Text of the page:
SACRAMENTO - As Gov. Jerry Browns forms an interagency taskforce to monitor the potential for serious drought, all Californians are being called on to conserve now and prepare to conserve even more later.
"It's much too early to call yet, but right now it is tracking in parallel with some of our very dry years," California Department of Water Resources Deputy Drought Manager Jeanine Jones said.
"Soil moisture is depleted, reservoir storage is down and even if we had average rainfall statewide, we probably wouldn't see average runoff just because soil moisture is so depleted," Jones added.
Arguably the greatest risk the state would face after another dry winter would be from catastrophic wildfires.
"In fact, a couple of the state's most disastrous wildfire events occurred in Southern California, 2003, 2007, following drought conditions, so that's a big one," Jones explained.
Homeowners in foothills areas, or next to wildlands, are being encouraged to create even more defensible space around their properties.
The Department of Water Resources is one of four state agencies the governor has tasked with tracking the evolving situation over the next few months. Jones said taskforce members from the Department of Food and Agriculture, the Department of Water Resources, the State Water Control Board and the California Office of Emergency Services will be meeting weekly to discuss conditions, think about response actions and see if a formal drought declaration is warranted.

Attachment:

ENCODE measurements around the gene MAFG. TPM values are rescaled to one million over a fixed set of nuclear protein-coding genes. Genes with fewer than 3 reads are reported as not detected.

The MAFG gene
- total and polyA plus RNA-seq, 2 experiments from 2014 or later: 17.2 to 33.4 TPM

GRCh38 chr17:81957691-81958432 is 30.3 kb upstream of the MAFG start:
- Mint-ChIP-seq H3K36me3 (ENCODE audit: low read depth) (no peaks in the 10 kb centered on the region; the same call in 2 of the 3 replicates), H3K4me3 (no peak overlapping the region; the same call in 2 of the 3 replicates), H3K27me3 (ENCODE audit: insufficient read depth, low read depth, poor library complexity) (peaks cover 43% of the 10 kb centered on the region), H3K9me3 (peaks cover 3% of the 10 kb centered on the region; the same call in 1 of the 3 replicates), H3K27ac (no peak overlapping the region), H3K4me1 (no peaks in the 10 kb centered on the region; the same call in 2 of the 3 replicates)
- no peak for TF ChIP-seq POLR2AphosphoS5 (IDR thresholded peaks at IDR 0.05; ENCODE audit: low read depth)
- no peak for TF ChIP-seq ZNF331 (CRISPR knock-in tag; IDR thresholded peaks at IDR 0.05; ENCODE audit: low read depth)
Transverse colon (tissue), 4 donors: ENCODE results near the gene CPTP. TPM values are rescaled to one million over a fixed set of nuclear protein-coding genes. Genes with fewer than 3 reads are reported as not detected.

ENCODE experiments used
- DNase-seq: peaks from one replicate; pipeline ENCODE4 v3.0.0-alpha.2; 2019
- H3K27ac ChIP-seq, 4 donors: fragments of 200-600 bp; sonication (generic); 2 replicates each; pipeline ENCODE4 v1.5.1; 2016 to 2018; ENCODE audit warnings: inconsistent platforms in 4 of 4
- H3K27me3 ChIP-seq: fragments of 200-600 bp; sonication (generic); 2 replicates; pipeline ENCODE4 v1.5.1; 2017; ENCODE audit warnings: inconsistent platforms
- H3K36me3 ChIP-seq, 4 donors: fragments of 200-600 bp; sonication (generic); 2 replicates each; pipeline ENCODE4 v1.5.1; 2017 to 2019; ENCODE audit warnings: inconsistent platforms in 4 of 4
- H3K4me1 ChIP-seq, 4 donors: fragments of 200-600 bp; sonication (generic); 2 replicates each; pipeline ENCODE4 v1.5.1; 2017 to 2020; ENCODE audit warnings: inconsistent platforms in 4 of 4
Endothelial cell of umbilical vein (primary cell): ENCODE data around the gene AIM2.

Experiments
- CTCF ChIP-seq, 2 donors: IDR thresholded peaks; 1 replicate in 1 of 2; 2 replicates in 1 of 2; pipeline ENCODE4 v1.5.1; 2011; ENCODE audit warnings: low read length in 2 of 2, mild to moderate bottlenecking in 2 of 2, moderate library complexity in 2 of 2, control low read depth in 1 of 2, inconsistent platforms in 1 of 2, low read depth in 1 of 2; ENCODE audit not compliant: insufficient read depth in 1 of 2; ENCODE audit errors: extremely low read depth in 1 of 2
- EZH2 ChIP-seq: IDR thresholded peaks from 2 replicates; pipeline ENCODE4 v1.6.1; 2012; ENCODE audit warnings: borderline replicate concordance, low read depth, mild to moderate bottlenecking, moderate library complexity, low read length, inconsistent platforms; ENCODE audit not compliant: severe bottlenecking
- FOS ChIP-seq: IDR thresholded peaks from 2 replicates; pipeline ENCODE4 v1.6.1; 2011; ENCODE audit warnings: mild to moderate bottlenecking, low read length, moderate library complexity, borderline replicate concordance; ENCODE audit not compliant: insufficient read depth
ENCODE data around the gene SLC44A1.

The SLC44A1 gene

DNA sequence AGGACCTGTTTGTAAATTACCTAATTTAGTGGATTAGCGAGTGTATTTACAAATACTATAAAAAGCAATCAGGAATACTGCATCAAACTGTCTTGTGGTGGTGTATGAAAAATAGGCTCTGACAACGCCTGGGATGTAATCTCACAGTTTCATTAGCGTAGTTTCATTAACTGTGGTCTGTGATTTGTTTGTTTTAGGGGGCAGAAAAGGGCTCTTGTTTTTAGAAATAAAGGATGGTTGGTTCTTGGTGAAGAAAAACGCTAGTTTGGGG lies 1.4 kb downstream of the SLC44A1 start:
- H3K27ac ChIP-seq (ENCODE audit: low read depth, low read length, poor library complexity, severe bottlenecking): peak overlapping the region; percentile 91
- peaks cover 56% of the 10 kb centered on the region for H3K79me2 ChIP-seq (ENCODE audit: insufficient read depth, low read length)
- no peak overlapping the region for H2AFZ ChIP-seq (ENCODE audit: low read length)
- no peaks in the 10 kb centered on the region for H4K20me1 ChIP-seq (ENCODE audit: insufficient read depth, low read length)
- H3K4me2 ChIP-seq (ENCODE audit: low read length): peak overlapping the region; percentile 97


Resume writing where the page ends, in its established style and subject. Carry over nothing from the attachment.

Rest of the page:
One group at potential risk; homeowners with wells in foothill areas that often run dry in times of drought.
"We encourage people, if your well isn't working as you think it should be, get a well-driller in early, get it maintained, get it looked at," Jones urged.
Another likely issue is the subsidence, or differential settling of soil, in areas where groundwater is pumped to make up for shortages of surface water. Such settling has already damaged irrigation canals and flood control canals in parts of California, especially in parts of the western San Joaquin Valley.
"And you may find yourself in the position of trying to pump water uphill on a canal that formerly flowed by gravity," Jones explained. "Or you might find that you've lost the capacity to contain floodwaters in your flood control system."
A lack of winter precipitation could bring catastrophic losses to California agriculture as water allotments are slashed by the Bureau of Reclamation and the Department of Water Resources.
Jones said water conservation should be a way of life for all Californians. In dry times, it will be crucial.
"If it is dry, then we really encourage people to be looking at their landscape irrigation controllers, thinking about changing to more water use-efficient plantings, all of those kinds of things," she said.
And this winter, Californians need a generous winter season.
"It certainly is not looking good now in terms of the water supply," Jones said. "But, you know, Mother Nature has made fools of us before in the past and it's a little early to call the game yet."